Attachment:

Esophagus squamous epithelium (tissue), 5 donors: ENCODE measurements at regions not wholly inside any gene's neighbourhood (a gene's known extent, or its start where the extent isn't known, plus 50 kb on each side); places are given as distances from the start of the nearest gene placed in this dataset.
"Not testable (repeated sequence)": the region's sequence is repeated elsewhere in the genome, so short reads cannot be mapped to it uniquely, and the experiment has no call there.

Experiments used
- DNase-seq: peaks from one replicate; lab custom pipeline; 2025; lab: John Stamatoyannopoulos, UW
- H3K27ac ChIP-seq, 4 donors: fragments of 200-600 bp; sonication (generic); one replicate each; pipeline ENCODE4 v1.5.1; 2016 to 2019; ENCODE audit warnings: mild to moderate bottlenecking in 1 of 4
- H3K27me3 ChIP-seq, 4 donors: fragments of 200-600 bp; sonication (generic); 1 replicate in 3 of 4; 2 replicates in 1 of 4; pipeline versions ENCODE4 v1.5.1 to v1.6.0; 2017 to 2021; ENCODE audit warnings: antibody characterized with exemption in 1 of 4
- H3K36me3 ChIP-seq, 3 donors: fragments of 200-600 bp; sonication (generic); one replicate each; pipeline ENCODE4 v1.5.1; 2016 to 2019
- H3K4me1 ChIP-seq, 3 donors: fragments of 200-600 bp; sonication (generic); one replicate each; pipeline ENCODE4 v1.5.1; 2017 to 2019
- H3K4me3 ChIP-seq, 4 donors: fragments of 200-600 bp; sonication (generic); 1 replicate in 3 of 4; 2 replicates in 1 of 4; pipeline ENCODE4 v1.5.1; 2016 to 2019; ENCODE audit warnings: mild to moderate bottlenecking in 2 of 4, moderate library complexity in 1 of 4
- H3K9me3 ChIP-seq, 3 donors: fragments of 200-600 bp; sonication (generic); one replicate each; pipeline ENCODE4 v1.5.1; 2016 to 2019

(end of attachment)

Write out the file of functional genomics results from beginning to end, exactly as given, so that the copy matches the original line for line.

Esophagus squamous epithelium (tissue), 5 donors: ENCODE measurements at regions not wholly inside any gene's neighbourhood (a gene's known extent, or its start where the extent isn't known, plus 50 kb on each side); places are given as distances from the start of the nearest gene placed in this dataset.
"Not testable (repeated sequence)": the region's sequence is repeated elsewhere in the genome, so short reads cannot be mapped to it uniquely, and the experiment has no call there.

Experiments used
- DNase-seq: peaks from one replicate; lab custom pipeline; 2025; lab: John Stamatoyannopoulos, UW
- H3K27ac ChIP-seq, 4 donors: fragments of 200-600 bp; sonication (generic); one replicate each; pipeline ENCODE4 v1.5.1; 2016 to 2019; ENCODE audit warnings: mild to moderate bottlenecking in 1 of 4
- H3K27me3 ChIP-seq, 4 donors: fragments of 200-600 bp; sonication (generic); 1 replicate in 3 of 4; 2 replicates in 1 of 4; pipeline versions ENCODE4 v1.5.1 to v1.6.0; 2017 to 2021; ENCODE audit warnings: antibody characterized with exemption in 1 of 4
- H3K36me3 ChIP-seq, 3 donors: fragments of 200-600 bp; sonication (generic); one replicate each; pipeline ENCODE4 v1.5.1; 2016 to 2019
- H3K4me1 ChIP-seq, 3 donors: fragments of 200-600 bp; sonication (generic); one replicate each; pipeline ENCODE4 v1.5.1; 2017 to 2019
- H3K4me3 ChIP-seq, 4 donors: fragments of 200-600 bp; sonication (generic); 1 replicate in 3 of 4; 2 replicates in 1 of 4; pipeline ENCODE4 v1.5.1; 2016 to 2019; ENCODE audit warnings: mild to moderate bottlenecking in 2 of 4, moderate library complexity in 1 of 4
- H3K9me3 ChIP-seq, 3 donors: fragments of 200-600 bp; sonication (generic); one replicate each; pipeline ENCODE4 v1.5.1; 2016 to 2019